Our funding is giving Irish innovators a market edge
Innovation is a key driver of business growth. At Enterprise Ireland we see that - in relation to sales, exports and job growth - companies which innovate will most often outperform those that don't.
Our data shows too that a company's products only remain competitive for a limited time. It typically takes two to three years before a successful product is superseded in the market by something new.
In certain sectors, such as automotive or aeronautics, a product's shelf life might stretch to five years. In fast-moving consumer or business-to-business sectors, it can be as brief as six months.
Companies must, as a result, innovate if they are to remain competitive. Innovation does not always mean developing new products. More often it means enhancing offerings with incremental tweaks.
That is exactly the kind of project our new Agile Innovation Fund aims to support. To take a simple example, if you sell eco-friendly boilers in the UK, they are usually installed in a garage or outside the house.
In Germany, they are installed in the basement. To succeed in that market, you must adapt your boiler to work 10 feet underground.
Alternatively, a maker of consumer products aiming to sell in the Middle East might find their labelling requires a technical adjustment to function in 40-degree heat.
Our agile innovation funding can target these challenges. It supports smaller businesses and those who have not yet engaged in research and development, as well as businesses operating in fast-moving sectors.
Enterprise Ireland-backed companies typically demonstrate high levels of innovation, but not all have formalised the activity. While they enhance products to stay ahead of competition, companies often treat it as part of regular business processes.
That can lead to unnecessarily draining resources by not accessing innovation funding.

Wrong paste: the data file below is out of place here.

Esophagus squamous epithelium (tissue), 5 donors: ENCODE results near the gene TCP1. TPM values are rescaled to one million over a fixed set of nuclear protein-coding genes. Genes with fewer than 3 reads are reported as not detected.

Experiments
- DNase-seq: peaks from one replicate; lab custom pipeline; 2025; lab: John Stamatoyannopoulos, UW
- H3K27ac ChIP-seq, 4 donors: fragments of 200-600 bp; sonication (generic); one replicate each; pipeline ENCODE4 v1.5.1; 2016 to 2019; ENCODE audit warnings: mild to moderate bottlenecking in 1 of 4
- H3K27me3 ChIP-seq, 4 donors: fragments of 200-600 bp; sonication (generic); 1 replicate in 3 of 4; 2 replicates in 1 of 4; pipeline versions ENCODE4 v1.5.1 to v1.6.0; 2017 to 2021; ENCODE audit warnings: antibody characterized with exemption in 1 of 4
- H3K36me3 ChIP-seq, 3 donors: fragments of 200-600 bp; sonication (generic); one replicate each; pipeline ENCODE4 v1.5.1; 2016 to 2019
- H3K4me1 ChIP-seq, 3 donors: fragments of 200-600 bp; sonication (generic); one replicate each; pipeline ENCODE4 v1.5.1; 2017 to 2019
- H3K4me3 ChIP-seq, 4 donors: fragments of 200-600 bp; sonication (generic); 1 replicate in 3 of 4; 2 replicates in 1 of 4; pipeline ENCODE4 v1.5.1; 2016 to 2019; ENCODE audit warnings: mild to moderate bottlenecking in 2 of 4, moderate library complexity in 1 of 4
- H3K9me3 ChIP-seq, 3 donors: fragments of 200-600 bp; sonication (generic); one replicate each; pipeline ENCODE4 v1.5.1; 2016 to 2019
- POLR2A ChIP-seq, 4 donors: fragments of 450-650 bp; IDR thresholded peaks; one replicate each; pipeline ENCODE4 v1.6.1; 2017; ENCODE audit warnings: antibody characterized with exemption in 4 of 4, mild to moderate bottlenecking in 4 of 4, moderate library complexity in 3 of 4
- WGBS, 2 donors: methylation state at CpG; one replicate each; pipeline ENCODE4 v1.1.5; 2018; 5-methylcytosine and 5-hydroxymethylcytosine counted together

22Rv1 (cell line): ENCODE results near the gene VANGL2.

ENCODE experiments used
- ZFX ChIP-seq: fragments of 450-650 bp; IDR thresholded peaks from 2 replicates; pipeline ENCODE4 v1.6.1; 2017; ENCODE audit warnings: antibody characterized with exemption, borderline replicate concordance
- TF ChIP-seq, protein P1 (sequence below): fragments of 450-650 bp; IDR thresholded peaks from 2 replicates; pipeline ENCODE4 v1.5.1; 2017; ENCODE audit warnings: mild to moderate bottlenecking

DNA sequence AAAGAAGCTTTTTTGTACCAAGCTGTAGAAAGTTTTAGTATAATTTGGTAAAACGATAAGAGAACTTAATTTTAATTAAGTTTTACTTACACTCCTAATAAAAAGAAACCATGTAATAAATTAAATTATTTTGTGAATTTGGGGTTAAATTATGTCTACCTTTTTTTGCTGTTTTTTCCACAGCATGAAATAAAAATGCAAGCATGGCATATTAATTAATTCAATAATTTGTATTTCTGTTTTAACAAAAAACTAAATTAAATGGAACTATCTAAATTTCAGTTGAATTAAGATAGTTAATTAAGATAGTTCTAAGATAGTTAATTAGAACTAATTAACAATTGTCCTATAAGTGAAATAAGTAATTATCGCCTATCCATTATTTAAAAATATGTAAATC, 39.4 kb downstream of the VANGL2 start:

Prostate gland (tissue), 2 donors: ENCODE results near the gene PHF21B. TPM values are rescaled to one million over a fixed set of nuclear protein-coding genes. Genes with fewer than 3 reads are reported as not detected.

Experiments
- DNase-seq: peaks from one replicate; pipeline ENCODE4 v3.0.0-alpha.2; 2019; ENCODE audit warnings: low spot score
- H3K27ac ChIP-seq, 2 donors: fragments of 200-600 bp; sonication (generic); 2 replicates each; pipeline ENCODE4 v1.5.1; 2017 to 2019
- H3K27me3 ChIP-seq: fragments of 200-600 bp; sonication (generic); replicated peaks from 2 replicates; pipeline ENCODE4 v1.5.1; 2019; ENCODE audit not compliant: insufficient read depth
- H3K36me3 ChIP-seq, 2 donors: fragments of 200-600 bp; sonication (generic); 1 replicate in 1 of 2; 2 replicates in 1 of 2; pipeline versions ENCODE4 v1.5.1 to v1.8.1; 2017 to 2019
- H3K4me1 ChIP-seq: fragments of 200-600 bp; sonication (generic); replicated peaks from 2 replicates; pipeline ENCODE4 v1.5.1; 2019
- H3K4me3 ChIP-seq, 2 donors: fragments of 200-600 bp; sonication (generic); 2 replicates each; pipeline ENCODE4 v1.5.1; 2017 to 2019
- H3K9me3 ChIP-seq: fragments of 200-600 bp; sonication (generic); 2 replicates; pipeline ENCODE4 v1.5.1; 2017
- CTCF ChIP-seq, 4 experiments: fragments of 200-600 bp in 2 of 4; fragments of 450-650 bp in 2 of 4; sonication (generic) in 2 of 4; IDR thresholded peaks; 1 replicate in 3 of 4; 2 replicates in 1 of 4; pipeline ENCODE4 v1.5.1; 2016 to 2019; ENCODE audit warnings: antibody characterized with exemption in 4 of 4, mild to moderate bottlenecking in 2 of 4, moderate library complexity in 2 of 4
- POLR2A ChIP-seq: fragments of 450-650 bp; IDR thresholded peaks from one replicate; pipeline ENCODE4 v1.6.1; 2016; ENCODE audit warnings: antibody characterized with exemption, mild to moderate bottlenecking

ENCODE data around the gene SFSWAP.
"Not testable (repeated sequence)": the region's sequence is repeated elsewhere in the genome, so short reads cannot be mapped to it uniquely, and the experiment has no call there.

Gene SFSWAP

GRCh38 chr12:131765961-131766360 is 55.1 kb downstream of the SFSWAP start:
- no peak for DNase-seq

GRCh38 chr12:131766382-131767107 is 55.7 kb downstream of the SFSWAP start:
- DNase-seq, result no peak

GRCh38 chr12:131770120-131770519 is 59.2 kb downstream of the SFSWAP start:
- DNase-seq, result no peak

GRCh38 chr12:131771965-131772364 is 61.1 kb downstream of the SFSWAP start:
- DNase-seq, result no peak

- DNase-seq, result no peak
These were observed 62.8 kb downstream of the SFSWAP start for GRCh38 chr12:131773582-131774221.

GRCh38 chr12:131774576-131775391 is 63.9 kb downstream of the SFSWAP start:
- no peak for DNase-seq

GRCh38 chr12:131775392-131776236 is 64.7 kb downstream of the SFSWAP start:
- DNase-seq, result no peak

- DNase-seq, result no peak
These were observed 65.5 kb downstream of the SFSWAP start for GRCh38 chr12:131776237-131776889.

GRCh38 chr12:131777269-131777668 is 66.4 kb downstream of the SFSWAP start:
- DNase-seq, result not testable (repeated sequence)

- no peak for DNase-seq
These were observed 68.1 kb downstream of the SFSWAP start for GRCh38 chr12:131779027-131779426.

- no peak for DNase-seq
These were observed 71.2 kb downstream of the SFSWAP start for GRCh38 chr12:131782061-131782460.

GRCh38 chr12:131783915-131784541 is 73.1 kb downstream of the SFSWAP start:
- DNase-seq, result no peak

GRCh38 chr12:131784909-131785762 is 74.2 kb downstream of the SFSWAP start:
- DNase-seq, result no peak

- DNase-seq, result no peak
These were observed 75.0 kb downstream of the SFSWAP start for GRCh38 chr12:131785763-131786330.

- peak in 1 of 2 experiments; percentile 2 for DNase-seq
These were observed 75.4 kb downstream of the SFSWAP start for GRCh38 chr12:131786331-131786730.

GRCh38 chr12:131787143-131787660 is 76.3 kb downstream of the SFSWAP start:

In some cases, a company may be innovating in partnership with a customer and believe the approach deems them ineligible for funding. Not so. As long as the customer is not contributing financially to the R&D, it is exactly the kind of opportunity the Agile Innovation Fund is designed to support.
We have made it as simple as possible to apply, with a form that can be completed in a morning. To make it even easier, businesses can fill out an even shorter one-page form that takes just 10 minutes to complete.
With that we can share a rough indication as to whether or not a project qualifies for agile funding, worth up to 50pc of a project costing up to €300,000.
Many companies have benefited from Enterprise Ireland's full package of innovation funding. Before 3D printing systems manufacturer MCor received RD&I support, its printers were large, expensive, and either couldn't print in colour or required a separate printer to do so. "We wanted to incorporate all the steps into one printer, reduce its size and also its price to break into new markets," said CEO Conor MacCormack.
Marco Beverage Systems used innovation funding to develop products that are up to 70pc more efficient than competitors. Paul Stack, operations director, said: "People sometimes see an R&D grant as something to get a product to market but a reputation for innovation also increases your brand value and drives sales all by itself."
Irish Dog Foods used Enterprise Ireland's innovation supports to create a unique range of natural products, opening up new markets like America and Japan. Liam Queally, managing director, said: "Initially, we set up as a standard dog food business. But we found that we were just a 'me too' brand, so we needed something to set us apart,"
Innovation funding has supported these and many more Irish firms to develop solutions that are more competitive in international markets. With Brexit looming, companies must broaden their horizons like never before and adapting products and processes may be necessary. Agile innovation funding is there to help and easier than ever to access.
Joe Madden manages in-company research, development and innovation supports at Enterprise Ireland.
Sunday Indo Business